Subsequent studies have even found that walks in the woods trigger significant boosts in serotonin. Serotonin is the key hormone for stabilizing our mood and making us feel content and happy. It helps with sleeping, eating, and digestion, and it’s more permanent and longer lasting than dopamine. High levels of serotonin have generally been linked to feelings of overall well-being and happiness.
But beyond our own physiological response to forests, trees also clean the air and provide higher concentrations of oxygen for the brain, purifying the air that we breathe. Trees even release pheromones—which interact with their surroundings in ways we don’t entirely understand—and they put off a fragrance called phytoncide, which might even improve our immune systems.
The physical, mental, and social benefits of trees don’t stop there. A full list of studies and potential benefits for veterans and civilians alike can be found at the Healthy Trees, Healthy Lives website.
While this growing body of empirical evidence continues to support the effectiveness of forest and outdoor therapy, many organizations are taking a more kinetic approach to treating veterans via the outdoors. One example of this is by combining outdoor therapy with adventure activities, such as hiking, hunting, or skiing.
Stacy Bare—an Iraq War Veteran, the former director of the Sierra Club, a National Geographic Adventurer of the Year, and the subject of a REIs short documentary Adventure Not War—conceived the idea of returning to areas of conflict where he served, but for the purpose of adventure instead of combat and war. Ten years after finishing his tour in Iraq, Bare returned with a cadre of veterans to climb and ski the highest peak in Iraq, Mount Halgurd. The idea was to experience stress, adrenaline, and euphoria all in the same place he had prior, but this time in a healthy, exciting way, in order to help balance the memories and trauma of his deployment to Iraq.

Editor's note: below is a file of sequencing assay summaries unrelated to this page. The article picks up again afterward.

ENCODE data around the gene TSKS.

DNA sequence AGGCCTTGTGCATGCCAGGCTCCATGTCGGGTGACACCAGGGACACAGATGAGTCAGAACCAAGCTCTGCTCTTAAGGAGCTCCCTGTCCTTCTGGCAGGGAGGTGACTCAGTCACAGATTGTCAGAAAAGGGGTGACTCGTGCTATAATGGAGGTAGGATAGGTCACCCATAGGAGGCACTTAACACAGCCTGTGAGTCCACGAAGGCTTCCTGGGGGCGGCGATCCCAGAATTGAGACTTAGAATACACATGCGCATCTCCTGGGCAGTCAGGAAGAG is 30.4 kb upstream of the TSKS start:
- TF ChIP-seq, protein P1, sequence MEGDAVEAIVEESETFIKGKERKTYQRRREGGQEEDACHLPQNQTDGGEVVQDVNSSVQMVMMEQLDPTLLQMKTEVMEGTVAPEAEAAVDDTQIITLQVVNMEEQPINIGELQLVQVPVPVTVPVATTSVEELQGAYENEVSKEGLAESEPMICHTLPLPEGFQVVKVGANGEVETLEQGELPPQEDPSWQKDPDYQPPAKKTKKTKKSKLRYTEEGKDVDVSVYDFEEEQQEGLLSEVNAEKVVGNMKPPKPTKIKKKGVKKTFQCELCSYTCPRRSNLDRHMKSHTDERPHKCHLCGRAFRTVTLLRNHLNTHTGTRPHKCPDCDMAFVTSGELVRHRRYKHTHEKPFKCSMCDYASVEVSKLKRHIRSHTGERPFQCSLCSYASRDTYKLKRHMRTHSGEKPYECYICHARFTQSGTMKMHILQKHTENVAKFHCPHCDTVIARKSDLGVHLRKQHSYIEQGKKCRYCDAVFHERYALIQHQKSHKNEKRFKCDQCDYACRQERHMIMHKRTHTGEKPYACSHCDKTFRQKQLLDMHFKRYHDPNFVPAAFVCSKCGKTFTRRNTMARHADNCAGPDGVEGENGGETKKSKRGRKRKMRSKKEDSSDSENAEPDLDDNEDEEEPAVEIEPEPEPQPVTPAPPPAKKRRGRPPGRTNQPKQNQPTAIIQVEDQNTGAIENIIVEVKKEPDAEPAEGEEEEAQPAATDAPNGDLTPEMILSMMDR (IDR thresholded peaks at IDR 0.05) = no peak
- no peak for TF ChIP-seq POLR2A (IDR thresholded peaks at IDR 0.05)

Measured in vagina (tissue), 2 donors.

“I can look back now on the symptoms and challenges of post-traumatic stress, adjustment disorder, depression, and a mild traumatic brain injury, manifesting primarily as drug and alcohol abuse,” said Bare at a TedX Talk in his hometown of Brookings, South Dakota. “So it’s no small statement to say that I was hooked, and later saved, by the outdoors.”
Another example of adventure therapy follows Taylor Grieger, a former rescue swimmer and navy veteran, who underwent a similar experience: sailing around Cape Horn – the Mount Everest of Sailing – in order to overcome and raise awareness about PTSD. His journey was documented in the feature film Hell or High Seas, and he has since gone on to help establish American Odysseus Sailing Foundation, which takes veterans on sailing expeditions to provide a healthy outlet for their pent-up fight-or-flight response, and to blend that response with positive experiences like watching the sun rise over the ocean after a long storm.
Not every veteran is able or willing to climb the tallest mountain in Iraq—or navigate the “sailor’s graveyard” at the tip of South America—but other programs have emerged that serve as a moderate blend of adventure and outdoor therapy.
Operation Outdoor Freedome
Operation Outdoor Freedom, heralded by the Florida Forest Service, is a prime example of a program that mixes time spent in forests and the outdoors with adventure activities such as hunting, archery, fishing, or even week-long cattle drives through the middle of the peninsula. Operation Outdoor Freedom is open to any Florida veteran with a service-connected disability rating of 30% or greater from the U.S. Department of Veteran Affairs.